Whether you are a first-time buyer or thinking of changing to a different squash ball and don’t know what criteria to look for, the next section is for you. There are a number of essential elements that you should consider when investing in new squash balls:
Whether you want good-quality squash balls for training or to use them in professional games, the size of the balls is important. To choose the right size for you, you’ll need to examine both the type of game you play and your playing level. Large balls are recommend for all beginners. Generally, it is easier to play with a larger ball than a smaller one.
There are other squash balls that are larger and faster than the standard sized balls. These are designed for more advanced players. In turn, there is another type of ball which is a normal size, quite slow and intended for players who have a medium to high level of playing ability. Finally, the smallest balls are used by professionals.
In addition to the point system created by Dunlop (balls with green, yellow, double yellow, red and blue dots), there is also a classification system for squash ball hardness. Hard balls are used mostly in the United States, where squash is played on an American court, producing high ball speeds. Globally, softer squash balls are more popular and, currently, these are the official balls used in international squash tournaments.
Squash balls can also be classified according to their speed. This classification is set by the WSF (World Squash Federation) and divides them into: super slow balls (yellow dot); slow (green dot or white dot) and fast (red dot). This element is very important when it comes to buying your squash ball, as the speed of your ball will have a significant impact on your game.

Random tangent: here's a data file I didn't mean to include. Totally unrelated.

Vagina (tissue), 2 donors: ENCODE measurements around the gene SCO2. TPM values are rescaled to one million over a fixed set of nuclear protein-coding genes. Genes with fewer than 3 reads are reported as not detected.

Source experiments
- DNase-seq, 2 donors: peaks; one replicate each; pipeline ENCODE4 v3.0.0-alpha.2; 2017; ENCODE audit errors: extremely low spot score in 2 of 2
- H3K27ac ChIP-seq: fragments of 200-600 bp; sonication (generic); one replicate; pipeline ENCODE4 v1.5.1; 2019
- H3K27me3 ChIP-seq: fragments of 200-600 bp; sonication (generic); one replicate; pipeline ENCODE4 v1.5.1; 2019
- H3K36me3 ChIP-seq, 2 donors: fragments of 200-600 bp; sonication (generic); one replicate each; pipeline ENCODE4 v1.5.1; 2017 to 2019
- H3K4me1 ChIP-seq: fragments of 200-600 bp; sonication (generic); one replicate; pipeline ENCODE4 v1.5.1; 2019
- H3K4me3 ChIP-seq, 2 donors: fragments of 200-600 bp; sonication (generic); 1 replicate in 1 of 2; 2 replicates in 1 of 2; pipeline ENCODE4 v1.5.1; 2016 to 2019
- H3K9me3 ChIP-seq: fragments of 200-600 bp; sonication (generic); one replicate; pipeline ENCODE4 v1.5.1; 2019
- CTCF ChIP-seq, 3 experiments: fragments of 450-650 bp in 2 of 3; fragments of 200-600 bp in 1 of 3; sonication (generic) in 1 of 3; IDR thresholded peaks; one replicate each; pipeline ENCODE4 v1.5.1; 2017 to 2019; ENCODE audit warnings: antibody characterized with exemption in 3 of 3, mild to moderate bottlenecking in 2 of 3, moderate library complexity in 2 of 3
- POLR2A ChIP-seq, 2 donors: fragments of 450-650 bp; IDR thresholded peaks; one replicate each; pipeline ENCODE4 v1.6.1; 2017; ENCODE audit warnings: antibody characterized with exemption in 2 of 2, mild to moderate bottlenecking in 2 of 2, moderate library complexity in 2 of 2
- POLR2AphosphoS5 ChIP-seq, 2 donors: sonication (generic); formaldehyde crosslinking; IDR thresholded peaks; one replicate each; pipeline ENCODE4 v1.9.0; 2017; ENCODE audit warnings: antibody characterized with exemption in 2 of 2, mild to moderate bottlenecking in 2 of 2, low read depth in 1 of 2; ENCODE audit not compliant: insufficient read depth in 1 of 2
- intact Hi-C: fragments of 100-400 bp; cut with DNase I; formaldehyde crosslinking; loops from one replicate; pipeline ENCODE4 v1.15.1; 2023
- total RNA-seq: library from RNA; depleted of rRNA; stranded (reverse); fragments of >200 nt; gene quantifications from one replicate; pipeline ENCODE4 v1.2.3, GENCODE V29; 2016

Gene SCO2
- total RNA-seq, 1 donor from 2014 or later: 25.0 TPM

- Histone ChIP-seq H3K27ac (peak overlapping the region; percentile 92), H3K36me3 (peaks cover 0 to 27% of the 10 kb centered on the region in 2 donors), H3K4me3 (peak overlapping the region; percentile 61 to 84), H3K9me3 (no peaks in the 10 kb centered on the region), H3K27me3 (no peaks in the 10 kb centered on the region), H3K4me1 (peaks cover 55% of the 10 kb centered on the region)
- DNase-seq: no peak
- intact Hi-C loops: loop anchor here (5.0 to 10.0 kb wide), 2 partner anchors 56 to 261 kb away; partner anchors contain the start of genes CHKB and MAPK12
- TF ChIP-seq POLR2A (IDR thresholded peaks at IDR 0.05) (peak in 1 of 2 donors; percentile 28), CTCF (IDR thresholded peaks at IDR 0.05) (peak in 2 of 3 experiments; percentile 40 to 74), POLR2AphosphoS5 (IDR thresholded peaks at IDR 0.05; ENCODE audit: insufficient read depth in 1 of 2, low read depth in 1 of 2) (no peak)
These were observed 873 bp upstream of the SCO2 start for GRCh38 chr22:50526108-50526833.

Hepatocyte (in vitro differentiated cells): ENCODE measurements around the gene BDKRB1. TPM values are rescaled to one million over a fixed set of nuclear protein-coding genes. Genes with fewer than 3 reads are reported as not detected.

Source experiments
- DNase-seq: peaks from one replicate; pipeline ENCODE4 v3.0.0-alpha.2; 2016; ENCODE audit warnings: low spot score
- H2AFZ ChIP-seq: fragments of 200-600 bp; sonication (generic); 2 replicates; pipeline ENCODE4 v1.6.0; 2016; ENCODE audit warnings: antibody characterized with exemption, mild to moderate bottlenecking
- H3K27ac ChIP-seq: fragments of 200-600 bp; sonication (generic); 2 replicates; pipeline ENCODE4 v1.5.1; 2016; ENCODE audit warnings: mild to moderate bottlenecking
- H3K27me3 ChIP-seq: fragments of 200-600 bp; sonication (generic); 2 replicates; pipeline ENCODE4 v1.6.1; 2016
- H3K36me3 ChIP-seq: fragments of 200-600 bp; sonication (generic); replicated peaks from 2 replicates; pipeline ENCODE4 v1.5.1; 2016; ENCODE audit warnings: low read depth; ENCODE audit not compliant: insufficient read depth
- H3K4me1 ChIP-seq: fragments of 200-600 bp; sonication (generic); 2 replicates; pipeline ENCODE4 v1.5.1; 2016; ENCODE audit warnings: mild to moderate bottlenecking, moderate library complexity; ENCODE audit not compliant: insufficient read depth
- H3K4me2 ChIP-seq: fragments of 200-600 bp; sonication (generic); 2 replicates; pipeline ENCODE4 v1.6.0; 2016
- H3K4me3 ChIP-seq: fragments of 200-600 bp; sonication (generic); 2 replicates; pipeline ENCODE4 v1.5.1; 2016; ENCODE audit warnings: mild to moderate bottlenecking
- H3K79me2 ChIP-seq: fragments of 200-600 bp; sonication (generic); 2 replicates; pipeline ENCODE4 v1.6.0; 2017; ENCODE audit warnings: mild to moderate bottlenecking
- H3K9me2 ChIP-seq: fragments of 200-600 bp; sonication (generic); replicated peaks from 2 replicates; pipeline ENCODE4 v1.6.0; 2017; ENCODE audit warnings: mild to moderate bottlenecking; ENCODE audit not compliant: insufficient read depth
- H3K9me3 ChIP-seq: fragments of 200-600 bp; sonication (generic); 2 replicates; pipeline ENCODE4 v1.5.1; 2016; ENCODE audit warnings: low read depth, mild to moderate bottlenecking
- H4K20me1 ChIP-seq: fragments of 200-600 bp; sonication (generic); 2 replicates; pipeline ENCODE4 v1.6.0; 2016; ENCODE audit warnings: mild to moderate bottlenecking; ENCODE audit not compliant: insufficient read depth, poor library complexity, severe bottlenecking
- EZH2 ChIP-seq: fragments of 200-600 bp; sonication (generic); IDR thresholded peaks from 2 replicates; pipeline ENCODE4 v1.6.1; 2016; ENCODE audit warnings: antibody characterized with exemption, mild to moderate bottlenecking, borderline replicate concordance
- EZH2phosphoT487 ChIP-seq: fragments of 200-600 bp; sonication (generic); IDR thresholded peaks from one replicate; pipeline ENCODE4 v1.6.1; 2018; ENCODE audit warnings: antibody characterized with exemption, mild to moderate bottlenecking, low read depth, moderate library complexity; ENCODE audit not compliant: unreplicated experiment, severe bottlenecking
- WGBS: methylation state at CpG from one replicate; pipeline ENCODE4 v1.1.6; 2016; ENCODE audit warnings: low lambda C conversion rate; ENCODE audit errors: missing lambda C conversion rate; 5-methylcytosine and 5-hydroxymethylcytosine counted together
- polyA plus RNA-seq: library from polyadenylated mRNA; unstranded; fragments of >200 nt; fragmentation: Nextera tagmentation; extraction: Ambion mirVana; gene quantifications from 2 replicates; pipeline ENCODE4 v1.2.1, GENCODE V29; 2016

Squash balls are made of either natural or high-quality synthetic rubber. They can also be made from a mixture of both. However, brands such as Black Night, Prince, Head, and Dunlop also offer uncoated foam balls for children who are starting out in the game of squash. The latter is a good option for your little ones.
Whether you are a professional squash player or a complete beginner in this amazing sport, you need to have the right equipment in order to train comprehensively and in comfort. That is why you should always have a good-quality squash ball in your sports bag. In addition to a racket, this is one of the fundamental pieces of equipment you need to succeed as a squash player.
Squash is a trending sport right now. For this reason, you’ll find countless different squash balls on the market. You can find them for different levels, from different materials, sizes and from a number of brands. Choose, above all, the one that best suits your needs, whether a professional player or a beginner.
(Source of featured image: Tomas1111: 17745674/ 123rf.com)